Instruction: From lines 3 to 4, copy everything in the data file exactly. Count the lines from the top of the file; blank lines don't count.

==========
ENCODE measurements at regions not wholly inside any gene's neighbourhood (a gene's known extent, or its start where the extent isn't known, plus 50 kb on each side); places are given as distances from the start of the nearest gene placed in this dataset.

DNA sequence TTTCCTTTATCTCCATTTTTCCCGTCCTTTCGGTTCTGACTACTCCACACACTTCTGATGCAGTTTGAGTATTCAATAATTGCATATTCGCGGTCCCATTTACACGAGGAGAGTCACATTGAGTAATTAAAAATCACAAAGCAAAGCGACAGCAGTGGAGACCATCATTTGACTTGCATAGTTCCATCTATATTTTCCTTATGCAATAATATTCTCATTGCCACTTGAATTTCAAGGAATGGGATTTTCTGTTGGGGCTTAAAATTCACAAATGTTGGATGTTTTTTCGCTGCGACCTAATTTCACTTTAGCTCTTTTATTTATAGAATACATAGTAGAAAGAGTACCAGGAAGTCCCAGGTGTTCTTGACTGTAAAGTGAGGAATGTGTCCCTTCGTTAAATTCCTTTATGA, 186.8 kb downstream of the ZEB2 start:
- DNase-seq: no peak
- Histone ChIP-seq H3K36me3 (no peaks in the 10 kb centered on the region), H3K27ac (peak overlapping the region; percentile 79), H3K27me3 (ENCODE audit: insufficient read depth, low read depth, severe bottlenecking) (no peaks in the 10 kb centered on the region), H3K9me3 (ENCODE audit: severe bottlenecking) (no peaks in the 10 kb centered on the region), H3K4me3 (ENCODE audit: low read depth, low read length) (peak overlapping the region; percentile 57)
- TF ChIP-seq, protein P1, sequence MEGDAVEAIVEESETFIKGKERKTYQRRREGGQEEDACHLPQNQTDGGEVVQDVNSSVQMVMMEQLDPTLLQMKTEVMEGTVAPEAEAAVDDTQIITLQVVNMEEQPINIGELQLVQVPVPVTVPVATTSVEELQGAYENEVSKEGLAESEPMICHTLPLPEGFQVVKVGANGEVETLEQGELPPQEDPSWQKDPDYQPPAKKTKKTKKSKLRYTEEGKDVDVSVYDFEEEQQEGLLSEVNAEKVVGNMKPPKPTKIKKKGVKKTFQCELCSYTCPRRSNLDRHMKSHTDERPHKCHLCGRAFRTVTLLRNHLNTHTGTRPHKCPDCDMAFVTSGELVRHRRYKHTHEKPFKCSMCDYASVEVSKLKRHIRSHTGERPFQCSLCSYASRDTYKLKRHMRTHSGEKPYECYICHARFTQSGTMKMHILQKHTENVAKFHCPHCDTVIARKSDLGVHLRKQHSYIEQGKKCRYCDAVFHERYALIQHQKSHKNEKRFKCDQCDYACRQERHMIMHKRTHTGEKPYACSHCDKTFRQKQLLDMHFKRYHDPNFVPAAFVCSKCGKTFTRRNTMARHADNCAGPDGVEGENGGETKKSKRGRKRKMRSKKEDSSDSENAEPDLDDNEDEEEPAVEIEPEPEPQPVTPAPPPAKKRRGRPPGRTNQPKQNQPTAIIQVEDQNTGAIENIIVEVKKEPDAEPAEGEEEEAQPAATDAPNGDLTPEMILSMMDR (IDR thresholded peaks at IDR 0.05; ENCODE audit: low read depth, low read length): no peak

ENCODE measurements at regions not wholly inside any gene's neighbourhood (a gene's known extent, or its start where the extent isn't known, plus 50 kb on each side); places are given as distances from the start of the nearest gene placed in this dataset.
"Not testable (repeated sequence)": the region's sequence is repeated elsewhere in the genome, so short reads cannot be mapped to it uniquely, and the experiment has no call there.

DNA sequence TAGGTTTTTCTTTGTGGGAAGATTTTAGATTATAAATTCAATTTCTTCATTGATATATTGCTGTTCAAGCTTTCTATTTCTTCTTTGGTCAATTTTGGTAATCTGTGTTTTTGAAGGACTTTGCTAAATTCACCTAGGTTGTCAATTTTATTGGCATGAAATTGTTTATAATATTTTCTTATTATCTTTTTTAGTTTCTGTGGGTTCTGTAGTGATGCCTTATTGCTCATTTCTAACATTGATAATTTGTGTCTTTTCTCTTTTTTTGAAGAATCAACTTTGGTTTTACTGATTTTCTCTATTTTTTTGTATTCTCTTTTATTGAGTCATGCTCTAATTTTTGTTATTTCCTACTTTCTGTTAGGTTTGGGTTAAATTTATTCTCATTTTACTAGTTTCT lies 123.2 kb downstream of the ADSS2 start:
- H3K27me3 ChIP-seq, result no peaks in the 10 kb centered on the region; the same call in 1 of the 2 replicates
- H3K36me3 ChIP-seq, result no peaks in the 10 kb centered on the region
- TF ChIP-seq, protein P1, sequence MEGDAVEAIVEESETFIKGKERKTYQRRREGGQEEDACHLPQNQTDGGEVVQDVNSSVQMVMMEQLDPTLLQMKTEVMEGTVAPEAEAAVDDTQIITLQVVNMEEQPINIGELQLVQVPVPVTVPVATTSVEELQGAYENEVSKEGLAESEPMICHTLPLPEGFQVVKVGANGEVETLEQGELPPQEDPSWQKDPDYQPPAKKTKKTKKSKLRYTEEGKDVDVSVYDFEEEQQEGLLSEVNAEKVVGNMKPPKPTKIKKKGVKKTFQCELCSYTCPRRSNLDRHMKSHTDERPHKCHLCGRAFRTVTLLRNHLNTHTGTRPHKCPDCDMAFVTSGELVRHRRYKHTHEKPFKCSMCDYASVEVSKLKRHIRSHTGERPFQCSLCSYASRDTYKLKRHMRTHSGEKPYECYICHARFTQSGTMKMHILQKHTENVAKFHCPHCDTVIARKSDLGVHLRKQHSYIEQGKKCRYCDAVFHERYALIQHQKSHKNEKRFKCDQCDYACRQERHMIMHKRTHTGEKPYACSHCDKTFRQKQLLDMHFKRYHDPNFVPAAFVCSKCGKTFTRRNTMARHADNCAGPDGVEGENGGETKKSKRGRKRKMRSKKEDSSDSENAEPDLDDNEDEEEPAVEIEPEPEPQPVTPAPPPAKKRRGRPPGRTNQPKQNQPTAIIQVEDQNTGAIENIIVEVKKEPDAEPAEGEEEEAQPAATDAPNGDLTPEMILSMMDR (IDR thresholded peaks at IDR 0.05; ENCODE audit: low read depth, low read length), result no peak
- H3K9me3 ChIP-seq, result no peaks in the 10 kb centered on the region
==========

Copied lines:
- DNase-seq: no peak
- Histone ChIP-seq H3K36me3 (no peaks in the 10 kb centered on the region), H3K27ac (peak overlapping the region; percentile 79), H3K27me3 (ENCODE audit: insufficient read depth, low read depth, severe bottlenecking) (no peaks in the 10 kb centered on the region), H3K9me3 (ENCODE audit: severe bottlenecking) (no peaks in the 10 kb centered on the region), H3K4me3 (ENCODE audit: low read depth, low read length) (peak overlapping the region; percentile 57)